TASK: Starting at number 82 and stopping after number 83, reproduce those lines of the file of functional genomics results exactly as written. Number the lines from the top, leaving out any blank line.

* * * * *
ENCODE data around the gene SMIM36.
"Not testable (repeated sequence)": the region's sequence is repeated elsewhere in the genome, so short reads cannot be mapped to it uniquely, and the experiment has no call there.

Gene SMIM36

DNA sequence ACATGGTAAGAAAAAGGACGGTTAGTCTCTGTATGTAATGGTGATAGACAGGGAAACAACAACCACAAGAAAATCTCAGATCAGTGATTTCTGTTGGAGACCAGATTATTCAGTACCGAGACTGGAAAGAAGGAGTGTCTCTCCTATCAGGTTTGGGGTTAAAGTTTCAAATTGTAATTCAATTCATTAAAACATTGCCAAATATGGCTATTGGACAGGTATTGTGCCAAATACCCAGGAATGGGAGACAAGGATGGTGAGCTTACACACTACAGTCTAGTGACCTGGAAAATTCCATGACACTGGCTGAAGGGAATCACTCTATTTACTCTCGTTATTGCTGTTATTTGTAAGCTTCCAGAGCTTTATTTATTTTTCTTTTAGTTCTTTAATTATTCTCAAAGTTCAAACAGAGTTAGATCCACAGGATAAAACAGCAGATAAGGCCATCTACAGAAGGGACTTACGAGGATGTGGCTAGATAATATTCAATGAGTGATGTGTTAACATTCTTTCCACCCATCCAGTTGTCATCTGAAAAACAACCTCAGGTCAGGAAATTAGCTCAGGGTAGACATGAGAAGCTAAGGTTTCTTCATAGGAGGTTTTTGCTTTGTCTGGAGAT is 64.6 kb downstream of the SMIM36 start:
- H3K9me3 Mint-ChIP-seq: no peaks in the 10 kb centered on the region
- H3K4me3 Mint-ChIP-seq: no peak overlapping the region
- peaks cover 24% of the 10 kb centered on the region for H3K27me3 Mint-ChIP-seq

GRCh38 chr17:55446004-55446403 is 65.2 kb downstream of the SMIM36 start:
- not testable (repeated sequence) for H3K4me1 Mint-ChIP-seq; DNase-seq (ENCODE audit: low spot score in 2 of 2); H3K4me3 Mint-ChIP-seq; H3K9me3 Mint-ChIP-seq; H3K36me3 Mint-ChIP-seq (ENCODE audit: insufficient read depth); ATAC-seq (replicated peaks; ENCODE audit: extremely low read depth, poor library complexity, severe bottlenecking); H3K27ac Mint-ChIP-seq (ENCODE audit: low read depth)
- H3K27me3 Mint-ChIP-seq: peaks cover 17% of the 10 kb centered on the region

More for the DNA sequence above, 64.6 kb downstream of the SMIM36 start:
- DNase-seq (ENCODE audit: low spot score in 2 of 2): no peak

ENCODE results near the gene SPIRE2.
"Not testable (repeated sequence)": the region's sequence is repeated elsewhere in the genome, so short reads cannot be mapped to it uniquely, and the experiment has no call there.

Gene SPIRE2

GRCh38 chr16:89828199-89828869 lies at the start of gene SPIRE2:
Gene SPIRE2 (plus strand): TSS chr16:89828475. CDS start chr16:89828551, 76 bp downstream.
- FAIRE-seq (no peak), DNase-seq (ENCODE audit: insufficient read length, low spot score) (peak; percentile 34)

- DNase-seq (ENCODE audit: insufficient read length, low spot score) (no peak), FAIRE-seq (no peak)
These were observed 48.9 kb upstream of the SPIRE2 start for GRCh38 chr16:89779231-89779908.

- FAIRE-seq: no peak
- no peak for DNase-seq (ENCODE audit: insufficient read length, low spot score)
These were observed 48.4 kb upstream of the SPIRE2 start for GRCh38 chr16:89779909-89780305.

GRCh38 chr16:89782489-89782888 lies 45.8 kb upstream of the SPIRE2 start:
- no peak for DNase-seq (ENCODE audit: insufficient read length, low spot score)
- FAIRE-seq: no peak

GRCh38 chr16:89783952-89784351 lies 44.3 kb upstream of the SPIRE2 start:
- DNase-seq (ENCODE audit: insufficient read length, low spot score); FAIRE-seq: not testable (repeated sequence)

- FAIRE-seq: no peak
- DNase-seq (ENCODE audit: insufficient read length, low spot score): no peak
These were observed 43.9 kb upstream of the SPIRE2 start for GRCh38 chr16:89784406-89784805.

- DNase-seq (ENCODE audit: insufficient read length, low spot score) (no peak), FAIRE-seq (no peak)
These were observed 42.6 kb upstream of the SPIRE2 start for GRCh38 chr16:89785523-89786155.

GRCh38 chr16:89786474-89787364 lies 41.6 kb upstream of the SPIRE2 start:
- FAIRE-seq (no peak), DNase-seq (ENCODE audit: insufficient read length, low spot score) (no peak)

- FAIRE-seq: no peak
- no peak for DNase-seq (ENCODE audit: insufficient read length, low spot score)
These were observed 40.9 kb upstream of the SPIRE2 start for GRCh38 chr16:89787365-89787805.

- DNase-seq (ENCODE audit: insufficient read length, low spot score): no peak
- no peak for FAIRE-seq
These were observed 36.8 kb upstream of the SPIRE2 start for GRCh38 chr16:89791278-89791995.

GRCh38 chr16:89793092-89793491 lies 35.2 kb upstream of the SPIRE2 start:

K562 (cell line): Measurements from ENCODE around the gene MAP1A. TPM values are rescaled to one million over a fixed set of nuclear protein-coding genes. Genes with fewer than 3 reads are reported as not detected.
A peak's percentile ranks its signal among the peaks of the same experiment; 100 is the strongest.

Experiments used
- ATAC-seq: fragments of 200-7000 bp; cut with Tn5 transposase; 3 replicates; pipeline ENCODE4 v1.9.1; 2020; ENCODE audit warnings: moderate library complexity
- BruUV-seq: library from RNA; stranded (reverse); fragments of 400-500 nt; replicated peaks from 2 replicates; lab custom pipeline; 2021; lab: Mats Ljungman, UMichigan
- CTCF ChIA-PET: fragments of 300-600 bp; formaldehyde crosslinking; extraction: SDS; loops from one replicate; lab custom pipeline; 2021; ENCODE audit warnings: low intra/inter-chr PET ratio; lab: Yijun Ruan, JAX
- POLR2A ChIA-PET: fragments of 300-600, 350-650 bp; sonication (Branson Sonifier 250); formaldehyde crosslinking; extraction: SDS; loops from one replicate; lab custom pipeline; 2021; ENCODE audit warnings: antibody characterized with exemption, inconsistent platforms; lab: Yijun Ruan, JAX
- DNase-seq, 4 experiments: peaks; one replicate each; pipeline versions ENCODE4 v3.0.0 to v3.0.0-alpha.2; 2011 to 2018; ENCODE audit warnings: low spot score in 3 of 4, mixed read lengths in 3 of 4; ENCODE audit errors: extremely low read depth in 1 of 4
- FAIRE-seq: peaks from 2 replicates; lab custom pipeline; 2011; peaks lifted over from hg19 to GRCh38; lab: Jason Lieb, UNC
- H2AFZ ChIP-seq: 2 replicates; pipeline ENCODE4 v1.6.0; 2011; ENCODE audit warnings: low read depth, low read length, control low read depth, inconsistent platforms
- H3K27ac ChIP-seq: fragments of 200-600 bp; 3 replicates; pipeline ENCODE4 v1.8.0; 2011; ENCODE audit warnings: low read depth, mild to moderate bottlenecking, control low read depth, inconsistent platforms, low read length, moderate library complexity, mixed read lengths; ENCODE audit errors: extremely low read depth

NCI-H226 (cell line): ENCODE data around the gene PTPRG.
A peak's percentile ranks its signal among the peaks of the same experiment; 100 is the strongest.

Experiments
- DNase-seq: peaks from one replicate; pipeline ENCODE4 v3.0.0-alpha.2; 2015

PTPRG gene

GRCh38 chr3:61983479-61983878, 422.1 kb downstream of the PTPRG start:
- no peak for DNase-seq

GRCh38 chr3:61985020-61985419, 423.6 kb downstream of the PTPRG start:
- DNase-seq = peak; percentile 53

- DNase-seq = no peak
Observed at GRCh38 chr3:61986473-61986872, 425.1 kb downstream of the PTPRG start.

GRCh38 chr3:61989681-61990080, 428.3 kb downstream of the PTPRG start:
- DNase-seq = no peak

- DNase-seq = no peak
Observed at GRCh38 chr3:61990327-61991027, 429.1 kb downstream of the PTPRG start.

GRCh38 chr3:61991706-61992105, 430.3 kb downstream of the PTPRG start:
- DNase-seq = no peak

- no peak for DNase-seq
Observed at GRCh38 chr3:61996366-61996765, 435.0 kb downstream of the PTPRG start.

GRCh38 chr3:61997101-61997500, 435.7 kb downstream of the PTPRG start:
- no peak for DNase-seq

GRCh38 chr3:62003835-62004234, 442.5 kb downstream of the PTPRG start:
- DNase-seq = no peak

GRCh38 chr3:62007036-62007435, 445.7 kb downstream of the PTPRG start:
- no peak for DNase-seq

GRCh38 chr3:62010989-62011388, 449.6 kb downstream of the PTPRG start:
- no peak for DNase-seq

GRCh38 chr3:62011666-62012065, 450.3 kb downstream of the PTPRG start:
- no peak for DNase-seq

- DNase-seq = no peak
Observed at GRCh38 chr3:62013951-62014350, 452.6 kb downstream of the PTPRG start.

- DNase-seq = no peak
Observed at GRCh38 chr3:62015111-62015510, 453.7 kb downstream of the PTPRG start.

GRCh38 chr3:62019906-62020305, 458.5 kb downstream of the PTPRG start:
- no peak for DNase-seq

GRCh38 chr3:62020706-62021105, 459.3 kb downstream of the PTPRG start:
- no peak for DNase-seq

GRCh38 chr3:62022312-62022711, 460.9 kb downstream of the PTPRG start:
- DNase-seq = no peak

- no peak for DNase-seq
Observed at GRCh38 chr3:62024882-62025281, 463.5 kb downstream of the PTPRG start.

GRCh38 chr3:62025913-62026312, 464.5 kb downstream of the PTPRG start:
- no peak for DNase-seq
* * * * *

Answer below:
- no peak for DNase-seq

- DNase-seq = no peak